Tuesday, 27 September 2016

The Changing Role of Society Publishing

Some in our industry have publicly and privately opined that society publishers suffer from low business acumen. A “can’t see the forest for the trees” myopia impedes their competitiveness in a market dominated by deep-pocketed commercial publishers who have the “W” (WIN) gene embedded in their organizational DNA.
The big-revenue commercial and university press publishers get the lion’s share of library budgets, submissions, citations, APCs, and media coverage. A common perception is that they innovate better and faster and make smart, bolt-on acquisitions to strengthen their market-leading positions and to even reshape the market while society publishers increasingly struggle to compete because of declining revenues from member dues and publications and slow-to-decide, risk averse staff and governance structures. Are these perceptions accurate? Is future success for society publishers tied to commercial publisher partnerships and a quest for size and scale?

David Sampson, Vice President and Publisher for Journals at the American Society of Oncology chaired the penultimate panel at the ALPSP Conference. He believes that culture determines and limits strategy. We need to understand the organizational structure of non-profits; directors have the power, not shareholders. Strategic planning involves creation of vision and mission statements, initiatives, financials and metrics. Revenue forecasting often forgets that customers are in control of revenues. You need unparalleled customer service. Don't be afraid to kill failing programmes and don't be afraid to innovate.

A key element of ASCO's culture is to connect internally and externally. They have joint clinical guidelines to help identify cross-disciplinary work and connect with other associations for events on care for those with cancer. Embracing disruption of societal changes, technology and partnerships are key to the future success of a society. Readers and researchers are becoming increasingly connected with each other; we must connect with them.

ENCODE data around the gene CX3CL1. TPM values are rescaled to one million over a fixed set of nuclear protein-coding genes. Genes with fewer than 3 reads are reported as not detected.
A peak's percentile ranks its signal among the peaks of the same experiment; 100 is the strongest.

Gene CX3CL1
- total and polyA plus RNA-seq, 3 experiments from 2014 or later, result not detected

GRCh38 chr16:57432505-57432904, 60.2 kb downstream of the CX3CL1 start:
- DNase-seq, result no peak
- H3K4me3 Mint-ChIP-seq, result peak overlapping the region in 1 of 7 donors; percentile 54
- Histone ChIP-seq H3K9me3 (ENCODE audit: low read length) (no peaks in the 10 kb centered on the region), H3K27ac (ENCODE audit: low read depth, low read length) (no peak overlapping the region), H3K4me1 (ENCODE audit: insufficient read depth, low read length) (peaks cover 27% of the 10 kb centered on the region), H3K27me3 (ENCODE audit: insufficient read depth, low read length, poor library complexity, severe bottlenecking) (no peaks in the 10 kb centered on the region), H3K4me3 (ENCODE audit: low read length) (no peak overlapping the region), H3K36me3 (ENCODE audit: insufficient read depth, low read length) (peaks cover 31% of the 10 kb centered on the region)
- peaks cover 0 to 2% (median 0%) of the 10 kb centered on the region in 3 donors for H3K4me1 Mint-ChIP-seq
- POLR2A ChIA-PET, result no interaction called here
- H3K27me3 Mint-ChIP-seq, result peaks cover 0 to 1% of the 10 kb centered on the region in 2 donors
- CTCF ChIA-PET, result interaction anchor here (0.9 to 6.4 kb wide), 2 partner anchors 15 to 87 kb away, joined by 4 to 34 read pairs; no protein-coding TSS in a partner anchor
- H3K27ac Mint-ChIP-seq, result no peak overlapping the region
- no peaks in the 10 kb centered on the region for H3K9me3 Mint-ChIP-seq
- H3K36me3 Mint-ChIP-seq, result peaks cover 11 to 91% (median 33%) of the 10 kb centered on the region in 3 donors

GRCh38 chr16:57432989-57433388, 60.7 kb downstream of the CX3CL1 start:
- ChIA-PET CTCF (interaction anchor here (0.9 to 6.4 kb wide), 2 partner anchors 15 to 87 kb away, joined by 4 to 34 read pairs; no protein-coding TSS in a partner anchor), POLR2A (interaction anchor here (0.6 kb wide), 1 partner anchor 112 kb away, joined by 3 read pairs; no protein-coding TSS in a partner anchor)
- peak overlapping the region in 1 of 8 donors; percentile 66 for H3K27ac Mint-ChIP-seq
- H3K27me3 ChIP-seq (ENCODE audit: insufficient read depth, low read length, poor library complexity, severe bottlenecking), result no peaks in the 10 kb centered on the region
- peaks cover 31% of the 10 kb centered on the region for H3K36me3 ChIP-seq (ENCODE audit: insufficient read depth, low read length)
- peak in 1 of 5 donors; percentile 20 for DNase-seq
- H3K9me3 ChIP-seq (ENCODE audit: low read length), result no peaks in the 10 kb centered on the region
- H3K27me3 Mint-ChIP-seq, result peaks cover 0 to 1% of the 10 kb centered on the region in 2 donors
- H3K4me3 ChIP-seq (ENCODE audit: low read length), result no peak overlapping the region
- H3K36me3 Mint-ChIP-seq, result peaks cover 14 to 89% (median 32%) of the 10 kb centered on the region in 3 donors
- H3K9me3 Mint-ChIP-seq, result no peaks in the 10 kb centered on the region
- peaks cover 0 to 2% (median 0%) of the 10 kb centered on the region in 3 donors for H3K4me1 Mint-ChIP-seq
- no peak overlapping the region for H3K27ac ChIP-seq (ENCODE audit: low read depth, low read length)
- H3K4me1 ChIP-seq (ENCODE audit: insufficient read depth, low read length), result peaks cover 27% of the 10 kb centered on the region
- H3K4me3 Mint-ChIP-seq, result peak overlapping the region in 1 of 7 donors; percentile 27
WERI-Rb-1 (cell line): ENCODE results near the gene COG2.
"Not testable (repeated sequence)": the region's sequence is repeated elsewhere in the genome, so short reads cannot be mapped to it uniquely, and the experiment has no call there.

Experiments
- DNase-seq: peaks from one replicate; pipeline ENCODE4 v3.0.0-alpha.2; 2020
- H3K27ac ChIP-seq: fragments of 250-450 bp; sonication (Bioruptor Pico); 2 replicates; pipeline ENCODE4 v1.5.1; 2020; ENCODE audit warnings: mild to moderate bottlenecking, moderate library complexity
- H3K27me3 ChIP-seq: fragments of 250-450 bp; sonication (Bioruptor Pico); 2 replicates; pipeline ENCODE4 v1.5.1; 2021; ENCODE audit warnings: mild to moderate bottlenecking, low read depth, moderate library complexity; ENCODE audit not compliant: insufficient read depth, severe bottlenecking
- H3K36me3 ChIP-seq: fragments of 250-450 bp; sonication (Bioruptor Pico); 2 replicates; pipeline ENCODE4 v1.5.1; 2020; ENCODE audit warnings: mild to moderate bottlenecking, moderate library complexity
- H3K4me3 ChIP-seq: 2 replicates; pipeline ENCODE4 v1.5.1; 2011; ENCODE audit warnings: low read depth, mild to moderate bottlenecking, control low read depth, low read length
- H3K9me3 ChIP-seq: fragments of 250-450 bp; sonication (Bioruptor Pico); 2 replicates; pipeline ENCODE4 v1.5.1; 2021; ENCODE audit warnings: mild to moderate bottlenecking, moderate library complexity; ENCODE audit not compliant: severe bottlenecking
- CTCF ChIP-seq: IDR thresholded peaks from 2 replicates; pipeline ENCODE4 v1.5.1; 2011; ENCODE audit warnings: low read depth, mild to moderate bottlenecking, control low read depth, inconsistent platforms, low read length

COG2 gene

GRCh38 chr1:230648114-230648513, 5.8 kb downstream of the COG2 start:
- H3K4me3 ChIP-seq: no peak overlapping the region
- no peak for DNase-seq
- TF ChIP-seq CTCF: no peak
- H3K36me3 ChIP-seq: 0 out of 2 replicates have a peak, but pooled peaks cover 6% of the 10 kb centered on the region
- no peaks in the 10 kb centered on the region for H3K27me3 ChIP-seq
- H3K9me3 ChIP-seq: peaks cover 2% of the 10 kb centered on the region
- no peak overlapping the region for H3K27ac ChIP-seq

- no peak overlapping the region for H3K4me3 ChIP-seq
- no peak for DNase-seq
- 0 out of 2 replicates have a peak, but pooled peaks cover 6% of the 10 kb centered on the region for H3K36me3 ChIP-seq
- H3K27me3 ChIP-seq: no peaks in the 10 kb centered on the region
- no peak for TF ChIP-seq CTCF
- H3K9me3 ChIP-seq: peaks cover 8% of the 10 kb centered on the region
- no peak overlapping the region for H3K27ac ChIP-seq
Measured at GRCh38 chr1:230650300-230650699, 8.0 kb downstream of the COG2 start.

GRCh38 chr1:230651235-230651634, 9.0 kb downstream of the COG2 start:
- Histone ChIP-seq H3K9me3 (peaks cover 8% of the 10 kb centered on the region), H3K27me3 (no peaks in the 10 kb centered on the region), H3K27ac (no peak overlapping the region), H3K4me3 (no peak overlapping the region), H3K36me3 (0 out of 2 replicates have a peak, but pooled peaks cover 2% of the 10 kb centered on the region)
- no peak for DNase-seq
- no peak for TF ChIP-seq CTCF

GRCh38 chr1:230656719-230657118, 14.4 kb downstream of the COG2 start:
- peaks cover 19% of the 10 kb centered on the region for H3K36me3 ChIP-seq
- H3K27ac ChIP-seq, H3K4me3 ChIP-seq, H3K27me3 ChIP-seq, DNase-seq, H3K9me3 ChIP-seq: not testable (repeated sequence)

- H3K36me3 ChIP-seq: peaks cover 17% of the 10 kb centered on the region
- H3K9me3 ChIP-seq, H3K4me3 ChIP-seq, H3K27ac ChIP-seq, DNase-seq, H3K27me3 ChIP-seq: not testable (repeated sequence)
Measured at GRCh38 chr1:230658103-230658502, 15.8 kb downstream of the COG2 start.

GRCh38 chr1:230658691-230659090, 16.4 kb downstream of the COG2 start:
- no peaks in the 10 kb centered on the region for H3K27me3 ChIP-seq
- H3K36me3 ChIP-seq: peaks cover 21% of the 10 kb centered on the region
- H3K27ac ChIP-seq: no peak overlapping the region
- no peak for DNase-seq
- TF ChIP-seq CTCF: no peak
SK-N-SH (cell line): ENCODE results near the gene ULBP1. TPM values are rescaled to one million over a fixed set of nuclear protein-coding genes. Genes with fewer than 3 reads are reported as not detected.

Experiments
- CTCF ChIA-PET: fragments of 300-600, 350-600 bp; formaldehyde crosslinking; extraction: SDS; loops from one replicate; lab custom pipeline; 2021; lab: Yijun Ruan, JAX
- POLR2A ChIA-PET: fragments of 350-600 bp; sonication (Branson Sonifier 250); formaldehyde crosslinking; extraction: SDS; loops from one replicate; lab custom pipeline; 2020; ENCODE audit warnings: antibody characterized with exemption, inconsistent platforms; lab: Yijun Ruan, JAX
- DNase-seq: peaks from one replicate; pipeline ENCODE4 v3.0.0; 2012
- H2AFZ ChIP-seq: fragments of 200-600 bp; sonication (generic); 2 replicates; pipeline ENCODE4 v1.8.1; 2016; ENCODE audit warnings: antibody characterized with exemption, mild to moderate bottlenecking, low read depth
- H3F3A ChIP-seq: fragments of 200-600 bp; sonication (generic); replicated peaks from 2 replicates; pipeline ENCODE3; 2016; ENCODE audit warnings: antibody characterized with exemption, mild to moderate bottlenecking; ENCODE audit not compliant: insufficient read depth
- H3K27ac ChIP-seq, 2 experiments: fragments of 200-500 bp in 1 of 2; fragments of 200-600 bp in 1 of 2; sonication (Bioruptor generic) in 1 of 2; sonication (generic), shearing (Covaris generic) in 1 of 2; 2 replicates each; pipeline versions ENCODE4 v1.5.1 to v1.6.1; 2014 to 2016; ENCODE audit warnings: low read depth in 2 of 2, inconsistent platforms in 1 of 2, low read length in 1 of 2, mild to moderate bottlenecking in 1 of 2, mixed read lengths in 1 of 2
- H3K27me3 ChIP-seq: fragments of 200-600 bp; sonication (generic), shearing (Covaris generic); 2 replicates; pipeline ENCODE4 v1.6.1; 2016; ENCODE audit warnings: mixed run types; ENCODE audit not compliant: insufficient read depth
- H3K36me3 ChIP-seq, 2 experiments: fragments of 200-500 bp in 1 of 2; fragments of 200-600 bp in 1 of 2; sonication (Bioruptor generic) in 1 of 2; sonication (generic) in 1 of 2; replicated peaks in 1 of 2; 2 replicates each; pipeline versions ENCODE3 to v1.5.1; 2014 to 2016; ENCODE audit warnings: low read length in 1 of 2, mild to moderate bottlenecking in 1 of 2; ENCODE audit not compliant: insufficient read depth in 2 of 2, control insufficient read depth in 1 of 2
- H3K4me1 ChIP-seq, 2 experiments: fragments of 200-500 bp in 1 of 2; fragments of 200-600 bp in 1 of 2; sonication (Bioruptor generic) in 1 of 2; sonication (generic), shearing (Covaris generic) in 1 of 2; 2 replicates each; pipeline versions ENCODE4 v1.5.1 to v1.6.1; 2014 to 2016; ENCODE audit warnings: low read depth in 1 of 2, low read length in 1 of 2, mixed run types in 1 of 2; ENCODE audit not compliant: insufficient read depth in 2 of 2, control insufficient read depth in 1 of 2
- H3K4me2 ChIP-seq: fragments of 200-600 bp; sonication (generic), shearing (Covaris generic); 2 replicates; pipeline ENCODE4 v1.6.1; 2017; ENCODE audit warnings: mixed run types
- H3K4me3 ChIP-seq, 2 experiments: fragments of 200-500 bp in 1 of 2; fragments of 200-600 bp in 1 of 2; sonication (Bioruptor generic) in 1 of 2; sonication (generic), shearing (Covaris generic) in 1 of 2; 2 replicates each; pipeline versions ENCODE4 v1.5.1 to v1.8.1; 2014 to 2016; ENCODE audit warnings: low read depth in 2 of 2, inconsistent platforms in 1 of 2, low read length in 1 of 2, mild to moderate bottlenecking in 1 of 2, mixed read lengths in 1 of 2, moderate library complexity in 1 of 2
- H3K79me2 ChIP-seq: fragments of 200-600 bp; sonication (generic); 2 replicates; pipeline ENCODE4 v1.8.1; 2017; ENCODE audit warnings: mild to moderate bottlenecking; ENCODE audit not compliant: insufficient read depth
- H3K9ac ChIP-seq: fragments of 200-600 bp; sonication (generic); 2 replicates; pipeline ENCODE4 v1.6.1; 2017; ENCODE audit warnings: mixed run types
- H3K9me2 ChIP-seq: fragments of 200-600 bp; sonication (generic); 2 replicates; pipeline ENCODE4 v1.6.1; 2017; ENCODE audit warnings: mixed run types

Leighton Chipperfield is Director of Publishing and Income Diversification at the Microbiology Society. They have six journals, with £3.3m annual turnover; combining in-house staff and outsourcing. He noted commercial publishers filled the gap created by society publishers' failure to adapt to contemporary conditions. He believes being second to market is fine when it comes to technology. Why would he risk society income on that? They work with technology partners so they can take advantage of a service that has been developed by many publishers.

They love initiatives that can be applied in a cross organizational way such as (ALPSP Awards Highly Commended) ORCID. Things are changing, society publishers are modernising. They tried collecting APCs themselves, but it didn't work, so they partnered with Copyright Clearance Center. Chipperfield believes that the power of societies' collective knowledge is huge. Stick to what you are good at. They have some fantastic assets: high profile expert trustees; journal editorial boards; conferences; and expert members.
Kathleen Fitzpatrick, Associate Executive Director and Director of Scholarly Communication at the Modern Language Association, was inspired to join the panel to debunk the percetion that societies are risk averse. Member needs must outweight business needs and that tension puts them in an interesting position. They launched MLA Commons, a social network for members in 2013, allowing conversations to build beyond conferences. It is an open platform and has a repository at its core.
Simon Inger closed the session by providing some anonymous society publisher case studies. He mapped the journeys of organizations who adopted different strategies. One of the most common mistakes that societies make is to stop worrying about content when they partner with commercial publishers. You need to keep a strategy overview and management watch, but these are not always easy. With declining incomes a society is reluctant to invest in improving its own staffing. This can in turn lead to other issues. He has seen a lot of badly negotiated contracts.


The Changing Role of Society Publishing was the final plenary session at the ALPSP Conference 2016. You can view the video on the ALPSP YouTube channel.

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